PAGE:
“Listen, big fella, do you think I could see a demo before three on Thursday? I want to make sure everything is in line.”

The idea of Devin checking his work was laughable. When he’d sat in Charlie’s seat, Devin had been notorious for his lazy work and sloppy code. Many times John had pointed out his mistakes. “I don’t see why that’s necessary,” he said stiffly. “When I spoke to Jerry last week –”

“When I spoke to Jerry, five minutes ago, he asked me to make sure everything was running properly for the meeting. So I’ll expect to see that demo. Enjoy your lunch.”

John choked down the rest of his sandwich, still smarting over the conversation. Devin’s promotion six months earlier had been a shock. Devin had only been with the company for two years and didn’t have the same product knowledge as John. He’d be lying if he said he hadn’t felt a small stab of betrayal, the prick of his own thwarted ambition. But the idea of sales and client meetings, of budgets and performance reviews, had never appealed to him. And besides, he was far too valuable where he was.

The rest of the day passed in a familiar busy fog. But that night the idea that one of his office mates, the people whose respect and regard he’d come to take as a given, could be tampering with his sandwich left him staring at the ceiling. He wracked his brain to figure out who it could be. In eighteen years of working there, he had never had an issue with his lunch.

For the next few days it was the same. He carefully prepared his sandwich, wrapped it in Saran, and taped up his paper bag. He placed it as far back in the fridge as possible, but when he pulled out his sandwich, it was pickle-free. He thought about stationing himself on watch outside the kitchen, but was too busy to leave his desk for hours at a time. He decided to take a different approach. Perhaps all that was needed was a gentle reminder of the importance of honouring other people’s personal belongings. Just a small, friendly message designed to get his point across in the most polite way possible. The next morning he arrived early and carefully taped his note to the door.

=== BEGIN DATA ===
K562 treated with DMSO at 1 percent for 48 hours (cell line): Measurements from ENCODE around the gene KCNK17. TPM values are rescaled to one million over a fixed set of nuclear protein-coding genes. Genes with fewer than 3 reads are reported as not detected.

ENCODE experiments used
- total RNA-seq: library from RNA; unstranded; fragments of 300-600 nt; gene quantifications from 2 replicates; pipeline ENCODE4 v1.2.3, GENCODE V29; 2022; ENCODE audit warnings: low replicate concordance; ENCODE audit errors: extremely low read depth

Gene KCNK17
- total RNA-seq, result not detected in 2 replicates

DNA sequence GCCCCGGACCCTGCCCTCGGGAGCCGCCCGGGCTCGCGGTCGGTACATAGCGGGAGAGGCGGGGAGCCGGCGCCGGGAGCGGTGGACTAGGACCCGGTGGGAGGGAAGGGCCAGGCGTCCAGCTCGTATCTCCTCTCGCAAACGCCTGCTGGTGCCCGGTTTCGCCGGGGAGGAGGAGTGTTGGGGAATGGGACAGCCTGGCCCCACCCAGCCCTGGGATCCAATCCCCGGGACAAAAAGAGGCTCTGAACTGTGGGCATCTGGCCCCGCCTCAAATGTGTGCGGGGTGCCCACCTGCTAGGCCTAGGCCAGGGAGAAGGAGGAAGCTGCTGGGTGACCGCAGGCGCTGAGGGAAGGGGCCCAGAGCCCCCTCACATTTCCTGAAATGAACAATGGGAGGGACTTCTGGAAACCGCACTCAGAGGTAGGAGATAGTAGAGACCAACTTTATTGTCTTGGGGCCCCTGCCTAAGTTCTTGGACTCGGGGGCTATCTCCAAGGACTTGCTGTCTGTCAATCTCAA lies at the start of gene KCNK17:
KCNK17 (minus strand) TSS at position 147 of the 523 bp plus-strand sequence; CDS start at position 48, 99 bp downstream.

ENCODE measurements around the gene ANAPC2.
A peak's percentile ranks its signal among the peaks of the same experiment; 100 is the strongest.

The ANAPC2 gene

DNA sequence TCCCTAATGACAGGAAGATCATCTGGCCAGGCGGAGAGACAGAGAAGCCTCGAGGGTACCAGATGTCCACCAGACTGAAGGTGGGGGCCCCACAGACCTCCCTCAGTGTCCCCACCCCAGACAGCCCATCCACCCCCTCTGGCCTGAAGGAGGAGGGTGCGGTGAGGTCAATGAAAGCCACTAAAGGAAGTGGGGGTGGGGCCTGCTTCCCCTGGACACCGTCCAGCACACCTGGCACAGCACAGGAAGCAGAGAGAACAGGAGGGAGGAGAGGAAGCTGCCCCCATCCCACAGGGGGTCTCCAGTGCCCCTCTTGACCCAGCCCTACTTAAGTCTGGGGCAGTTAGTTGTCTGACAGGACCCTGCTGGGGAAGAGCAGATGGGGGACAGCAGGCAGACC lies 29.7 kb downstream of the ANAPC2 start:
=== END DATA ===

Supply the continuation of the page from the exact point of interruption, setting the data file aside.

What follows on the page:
To whom it may concern,
As you know, the refrigerator is a communal appliance. Use of the refrigerator is a privilege, not a right. I would ask that you please not touch any contents clearly marked as belonging to someone else. By respecting said contents, you are showing respect for your fellow co-workers.
Yours sincerely,
John Marsh


He went about the rest of his morning confident that the note would work. But when he went to grab his sandwich, both the note and his pickles were gone. John moved to Plan B, stopping by Canadian Tire on his way home to purchase a small cooler. If the refrigerator was no longer safe, then he would keep his sandwich with him at all times. He carried it throughout the morning, from meeting to meeting, suffering the strange looks of his co-workers. He even considered taking it into the washroom, but decided sanitary concerns trumped security. He kept his liquids to a minimum, and only stepped away from the cooler once. But when he reached for his sandwich, he could already tell it was too thin. In the place of the pickles was his note from the refrigerator. John sat in his cubicle, faced the blank wall and seethed. What had he done to deserve this? Wasn’t he always helpful? Why just that morning he’d corrected several mistakes for Charlie. Where would they be without him?

It was in this state that he entered a meeting Jerry had called in advance of the Caldwell presentation. Plump, and in his late forties, Jerry was now a dinosaur in the IT industry. But back in the mid-nineties, when he’d taken his family’s paper billing system online, he’d been a pioneer. He’d resisted buyout offers from some of the largest companies in the world in favour of running his own shop. If over the years their software had grown a bit old and hairy, the technology less and less cutting-edge, it was okay by him. And if the company had been pushed to the margins, forced to chase smaller and smaller clients, it was just the price of independence.